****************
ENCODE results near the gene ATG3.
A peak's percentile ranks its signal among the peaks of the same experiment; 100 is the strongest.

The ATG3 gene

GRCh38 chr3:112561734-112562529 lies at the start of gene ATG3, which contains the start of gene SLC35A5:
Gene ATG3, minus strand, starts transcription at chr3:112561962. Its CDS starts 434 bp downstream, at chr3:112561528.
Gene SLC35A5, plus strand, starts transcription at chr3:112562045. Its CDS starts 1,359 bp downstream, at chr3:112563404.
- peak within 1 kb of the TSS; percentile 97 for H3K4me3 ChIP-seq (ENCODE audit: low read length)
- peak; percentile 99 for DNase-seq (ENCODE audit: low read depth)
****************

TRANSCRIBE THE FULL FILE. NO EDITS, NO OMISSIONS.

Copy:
ENCODE results near the gene ATG3.
A peak's percentile ranks its signal among the peaks of the same experiment; 100 is the strongest.

The ATG3 gene

GRCh38 chr3:112561734-112562529 lies at the start of gene ATG3, which contains the start of gene SLC35A5:
Gene ATG3, minus strand, starts transcription at chr3:112561962. Its CDS starts 434 bp downstream, at chr3:112561528.
Gene SLC35A5, plus strand, starts transcription at chr3:112562045. Its CDS starts 1,359 bp downstream, at chr3:112563404.
- peak within 1 kb of the TSS; percentile 97 for H3K4me3 ChIP-seq (ENCODE audit: low read length)
- peak; percentile 99 for DNase-seq (ENCODE audit: low read depth)